Smoke Free Woking

Smoke Free regulationsOn 1 July 2007,virtually all enclosed public places and workplaces in England became smokefree by law.The change was introduced by the Health Act 2006 and is intended to protect peoples health from the effects of second hand smoke, providing a healthier environment in which to socialise, relax, travel, shop and work.

On 1 July 2007, virtually all enclosed public places and workplaces in England became smoke free by law. The change was introduced by the Health Act 2006 and is intended to protect peoples health from the effects of second hand smoke, providing a healthier environment in which to socialise, relax, travel, shop and work.

What this law means

Smoking is prohibited in enclosed and substantially enclosed parts of public places and workplaces. This includes:

  • shops, offices, factories
  • restaurants, pubs, bars and membership clubs
  • public areas of hotels, B&Bs and residential care homes and houses in multiple occupation
  • covered walkways, such as Mercia Walk
  • Multistorey car parks
  • taxis and public transport
  • work vehicles that are used by more than one person.

This means that indoor smoking rooms are no longer allowed, so anyone wishing to smoke will have to go outside. There are a few exemptions, primarily designated bedrooms in hotels and specified areas of other residential accommodation, such as prisons and care homes.

What businesses and employers should be doing

Employers, managers and those in charge of smoke free premises and vehicles are required to:

  • display the prescribed no smoking signs
  • take reasonable steps to ensure that no one smokes in smokefree premises.

Further information for businesses can be found on the smokefree England website.

The Smoke-free (Signs) Regulations 2013 set out what businesses need to do in relation to displaying smoke free signs at their premises.

How will the smokefree law affect me?

Individuals can find information of how the regulations will affect them on the following webpages:

www.smokefreeengland.co.uk/files/how_new_sf_law_affect_u.pdf

www.smokefreeengland.co.uk/what-do-i-do/individuals.html

Guidance for people visiting clients in their homes can be found here.

Smoking shelters

The law does not require outdoor smoking areas or shelters to be provided. However, if you wish to do so, please consider the following.

  • Ensure that shelters or outdoor areas are not enclosed or substantially enclosed.
  • Check whether planning consent is required for your shelter and that the use of the outdoor area is covered by the existing planning permission. Contact the Planning Team for advice.
  • If your premises are licensed under the Licensing Act 2003, check whether there are conditions affecting use of outdoor areas. For example, there may be restrictions on times when beer gardens can be used or conditions relating to last entry or re-entry to the premises.
  • Consider the potential noise impact caused by people congregating outside to smoke, particularly if the premises are open late at night or early morning.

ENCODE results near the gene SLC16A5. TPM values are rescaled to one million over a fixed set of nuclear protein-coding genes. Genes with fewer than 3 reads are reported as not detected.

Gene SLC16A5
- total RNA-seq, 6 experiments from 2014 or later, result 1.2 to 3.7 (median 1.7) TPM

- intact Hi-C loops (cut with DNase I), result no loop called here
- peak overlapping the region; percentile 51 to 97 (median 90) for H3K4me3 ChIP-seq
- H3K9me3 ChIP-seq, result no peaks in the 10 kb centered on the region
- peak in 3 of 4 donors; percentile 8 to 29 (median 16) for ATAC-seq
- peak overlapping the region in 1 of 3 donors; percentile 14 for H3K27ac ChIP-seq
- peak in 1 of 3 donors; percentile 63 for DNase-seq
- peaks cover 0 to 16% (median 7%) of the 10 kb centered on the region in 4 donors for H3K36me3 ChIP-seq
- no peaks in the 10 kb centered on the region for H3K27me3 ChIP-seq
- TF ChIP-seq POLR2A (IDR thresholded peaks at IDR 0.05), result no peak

• Take steps to minimise litter problems caused by cigarette ends.

How the law will be enforced

Within Woking, the Council's Environmental Health team is responsible for enforcing legislation. There are four offences.

  • Smoking in a smokefree place.
  • Failure to display the correct 'No Smoking' signs.
  • Failure by a manager of a smoke free place to prevent a person from smoking.
  • Any person who intentionally obstructs an authorised officer, fails to give assistance when requested to do so or who gives falses or misleading information.

To report non-compliance issues, please contact Environmental Health on 01483 743840, or email

What are the penalties for breaking the smokefree law?

If you don't comply with the smoke free law, you will be committing an offence which may attract a fine or prosecution. The fixed penalty notices and maximum fine for each offence are:

  • smoking in a smoke free premises or work vehicle - fixed penalty notice of 50 (reduced to 30 if paid in 15 days) imposed on the person smoking, or a maximum fine of 200 if prosecuted and convicted by a court
  • failure to display no smoking signs - fixed penalty notice of 200 (reduced to 150 if paid in 15 days) on whoever manages or occupies the smoke free premises or vehicle, or a maximum fine of 1000 if prosecuted and convicted by a court
  • failing to prevent smoking in a smoke free place - maximum fine of 2,500 imposed on whoever manages or controls the smoke free premises or vehicle if prosecuted and convicted by a court. There is no fixed penalty notice for this offence.
  • Any person who intentionally obstructs an authorised officer or fails to give assistance when requested to do so or who gives falses or misleading information - maximum fine of 1000 awarded by the courts.

Can I get help to stop smoking

Yes. The Primary Care Trust (PCT) has a range of services. For further information, please contact the local NHS Stop Smoking Service on 0800 0525 855.

There is also a national NHS Free Smoking Helpline - 0800 022 4 332. Lines are open Monday to Friday, 9am to 8pm, Saturday and Sunday, 11am to 5pm

Specialist advisers are on hand and can put you in touch with local services to help you quit. You can also visit the smokefree nhs website to chat to an advisor on line or to get information on how to stop smoking and stay stopped.

Quit 51 run a smoking cessation course. If you are served a Fixed Penalty Notice for dropping smoking related litter, or smoking in a smoke free place, you can pay the fine, sign up to stop smoking service. If you stop smoking for 4 consecutive weeks, you will receive a refund of up to 50 in Boots vouchers.

Information can also be found here.

Where to get further information

Visit the Smokefree England website for information, guidance, links to the regulations, frequently asked questions and free signs.